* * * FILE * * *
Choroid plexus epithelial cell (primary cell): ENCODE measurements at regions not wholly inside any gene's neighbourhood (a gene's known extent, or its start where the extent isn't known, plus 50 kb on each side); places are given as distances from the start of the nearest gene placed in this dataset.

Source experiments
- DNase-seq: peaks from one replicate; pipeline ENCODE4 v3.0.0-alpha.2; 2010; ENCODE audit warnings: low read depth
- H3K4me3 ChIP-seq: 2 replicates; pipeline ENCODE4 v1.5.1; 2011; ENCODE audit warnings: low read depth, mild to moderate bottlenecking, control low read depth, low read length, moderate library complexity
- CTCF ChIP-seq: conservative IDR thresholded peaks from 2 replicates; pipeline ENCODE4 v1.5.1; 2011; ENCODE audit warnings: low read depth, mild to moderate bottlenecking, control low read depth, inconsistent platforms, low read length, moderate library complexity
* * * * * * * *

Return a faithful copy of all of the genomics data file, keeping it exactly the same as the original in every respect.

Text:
Choroid plexus epithelial cell (primary cell): ENCODE measurements at regions not wholly inside any gene's neighbourhood (a gene's known extent, or its start where the extent isn't known, plus 50 kb on each side); places are given as distances from the start of the nearest gene placed in this dataset.

Source experiments
- DNase-seq: peaks from one replicate; pipeline ENCODE4 v3.0.0-alpha.2; 2010; ENCODE audit warnings: low read depth
- H3K4me3 ChIP-seq: 2 replicates; pipeline ENCODE4 v1.5.1; 2011; ENCODE audit warnings: low read depth, mild to moderate bottlenecking, control low read depth, low read length, moderate library complexity
- CTCF ChIP-seq: conservative IDR thresholded peaks from 2 replicates; pipeline ENCODE4 v1.5.1; 2011; ENCODE audit warnings: low read depth, mild to moderate bottlenecking, control low read depth, inconsistent platforms, low read length, moderate library complexity